This Land is My Land: A Graphic History of Big Dreams, Micronations, and Other Self-Made States
Named a 2020 Great Graphic Novels for Teens by The Young Adult Services Association (YALSA).
"Bubbling with madcap energy, This Land slaps the eye with sunshine colors and seduces with doodly lines. The authors seem positively high on the wackiness of the various communities they chronicle - or, more precisely, on the oddball aspects of human nature such places highlight...Warner and Dam have infused these often-absurd stories with joy and a measure of dignity."
"What Warner and Dam layout in This Land Is My Land is a rich, amusing, and pretty thorough survey of people who take the idea of carving out a niche for themselves much further than the majority of us ever go. In some cases motivational, in others preventative, it's a good example of what history comics can do..."
"In 2015, a young Czech man read on Wikipedia about a disputed bit of land between Serbia and Croatia that neither country wanted. His decision to claim it and call it Liberland, a home for libertarians the world over, didn't go over well with the Croatian government, which has since arrested him. That is only one of 30 fascinating tales of intentional communities, radical ideas, and utopian visions, all gathered in one place and shared in a funny, enlightening graphic format. Organized by category, each short encapsulation highlights a different community's founders and their visions, the ideals upon which it was based, and how it all fell apart or changed over time. Each story is humorous, sobering, and thought provoking, as the advantages and pitfalls of these kinds of communities are laid bare. The colorful format, with speech bubbles and concise, descriptive paragraphs, will keep students engaged, and there's just enough information to encourage further independent research. VERDICT A fun, intriguing book that is sure to please a variety of readers."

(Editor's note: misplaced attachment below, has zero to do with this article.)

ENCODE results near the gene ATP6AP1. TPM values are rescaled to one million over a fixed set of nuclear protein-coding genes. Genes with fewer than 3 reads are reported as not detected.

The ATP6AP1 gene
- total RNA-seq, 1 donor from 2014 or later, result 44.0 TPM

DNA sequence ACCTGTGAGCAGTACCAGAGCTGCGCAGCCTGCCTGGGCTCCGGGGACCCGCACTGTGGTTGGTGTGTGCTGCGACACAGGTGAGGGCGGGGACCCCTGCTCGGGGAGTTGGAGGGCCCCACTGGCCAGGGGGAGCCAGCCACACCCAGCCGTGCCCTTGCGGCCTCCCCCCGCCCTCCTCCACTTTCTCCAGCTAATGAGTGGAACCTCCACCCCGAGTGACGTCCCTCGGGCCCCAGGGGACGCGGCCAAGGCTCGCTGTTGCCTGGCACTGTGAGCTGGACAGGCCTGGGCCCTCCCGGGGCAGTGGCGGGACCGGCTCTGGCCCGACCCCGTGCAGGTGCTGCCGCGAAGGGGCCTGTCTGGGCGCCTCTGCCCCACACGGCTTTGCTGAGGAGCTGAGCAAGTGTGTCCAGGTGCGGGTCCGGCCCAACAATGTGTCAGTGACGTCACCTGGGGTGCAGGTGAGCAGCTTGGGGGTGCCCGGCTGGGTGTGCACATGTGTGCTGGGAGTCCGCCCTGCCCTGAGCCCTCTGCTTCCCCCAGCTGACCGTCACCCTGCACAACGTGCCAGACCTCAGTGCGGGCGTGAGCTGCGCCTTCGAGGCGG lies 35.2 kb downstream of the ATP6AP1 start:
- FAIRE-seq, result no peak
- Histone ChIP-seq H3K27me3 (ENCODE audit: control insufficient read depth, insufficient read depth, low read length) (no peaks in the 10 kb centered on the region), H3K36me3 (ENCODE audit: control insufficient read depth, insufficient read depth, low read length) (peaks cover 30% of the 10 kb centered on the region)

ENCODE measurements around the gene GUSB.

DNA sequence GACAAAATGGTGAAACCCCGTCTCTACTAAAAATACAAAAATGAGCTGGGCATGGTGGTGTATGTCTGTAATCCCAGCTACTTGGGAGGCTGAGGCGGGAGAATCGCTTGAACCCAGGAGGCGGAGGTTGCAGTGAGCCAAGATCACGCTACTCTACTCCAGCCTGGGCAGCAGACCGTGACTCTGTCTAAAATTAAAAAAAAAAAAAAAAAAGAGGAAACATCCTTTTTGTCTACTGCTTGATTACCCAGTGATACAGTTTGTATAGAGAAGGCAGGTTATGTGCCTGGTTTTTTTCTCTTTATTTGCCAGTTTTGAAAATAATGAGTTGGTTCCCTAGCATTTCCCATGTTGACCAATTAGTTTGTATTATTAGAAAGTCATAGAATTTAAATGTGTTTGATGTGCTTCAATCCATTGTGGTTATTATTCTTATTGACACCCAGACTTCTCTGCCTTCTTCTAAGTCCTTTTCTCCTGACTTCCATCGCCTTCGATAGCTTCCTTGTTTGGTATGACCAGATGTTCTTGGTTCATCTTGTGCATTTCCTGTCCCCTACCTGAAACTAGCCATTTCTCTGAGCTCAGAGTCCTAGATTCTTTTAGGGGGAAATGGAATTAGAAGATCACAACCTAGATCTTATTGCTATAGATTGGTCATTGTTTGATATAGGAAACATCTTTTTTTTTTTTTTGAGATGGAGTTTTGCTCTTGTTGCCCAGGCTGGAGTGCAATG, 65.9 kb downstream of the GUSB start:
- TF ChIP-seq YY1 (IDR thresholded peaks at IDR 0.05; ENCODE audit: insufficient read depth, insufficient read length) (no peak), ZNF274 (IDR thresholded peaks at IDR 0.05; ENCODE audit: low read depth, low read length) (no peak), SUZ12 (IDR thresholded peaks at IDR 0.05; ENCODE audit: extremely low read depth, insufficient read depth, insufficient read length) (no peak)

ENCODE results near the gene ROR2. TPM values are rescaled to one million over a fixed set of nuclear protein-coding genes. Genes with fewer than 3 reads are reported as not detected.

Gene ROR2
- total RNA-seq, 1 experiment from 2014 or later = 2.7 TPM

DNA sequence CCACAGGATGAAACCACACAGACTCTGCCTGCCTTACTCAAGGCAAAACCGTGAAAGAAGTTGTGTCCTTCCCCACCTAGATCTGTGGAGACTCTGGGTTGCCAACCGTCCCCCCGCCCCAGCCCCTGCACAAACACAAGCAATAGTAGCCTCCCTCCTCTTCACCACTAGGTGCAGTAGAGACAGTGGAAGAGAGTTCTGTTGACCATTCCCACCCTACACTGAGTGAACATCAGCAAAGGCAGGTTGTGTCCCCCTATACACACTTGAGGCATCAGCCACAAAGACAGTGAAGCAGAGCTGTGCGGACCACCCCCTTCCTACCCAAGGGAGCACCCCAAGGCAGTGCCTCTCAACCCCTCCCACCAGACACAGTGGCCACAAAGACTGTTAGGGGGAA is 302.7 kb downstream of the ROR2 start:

- School Library Journal
"Colorful fauvist drawings and maps from artist Dam (contributor, The Nib) bring these would-be 'better tomorrows' to life with grace and verve. . . . Warner's choices challenge readers in productive and entertaining ways, prompting questions such as: What are the commonalities among the 30? How would you design your own 'self-made state'? How might modern cohousing situations relate to these marginal efforts? . . . Less a complete chronicle and more a tantalizing Rorschach test for speculation and research, this thoughtful collection about visionary living makes fine fodder for adults and teens via book clubs, classrooms, and late-night debates among friends." — Martha Cornog, Library Journal Xpress